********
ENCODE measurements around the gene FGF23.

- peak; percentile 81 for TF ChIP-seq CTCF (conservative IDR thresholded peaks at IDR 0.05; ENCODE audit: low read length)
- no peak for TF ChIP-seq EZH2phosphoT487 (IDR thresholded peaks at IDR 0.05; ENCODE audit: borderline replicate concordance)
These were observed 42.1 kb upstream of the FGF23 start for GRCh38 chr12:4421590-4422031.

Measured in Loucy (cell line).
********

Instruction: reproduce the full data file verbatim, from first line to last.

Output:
ENCODE measurements around the gene FGF23.

- peak; percentile 81 for TF ChIP-seq CTCF (conservative IDR thresholded peaks at IDR 0.05; ENCODE audit: low read length)
- no peak for TF ChIP-seq EZH2phosphoT487 (IDR thresholded peaks at IDR 0.05; ENCODE audit: borderline replicate concordance)
These were observed 42.1 kb upstream of the FGF23 start for GRCh38 chr12:4421590-4422031.

Measured in Loucy (cell line).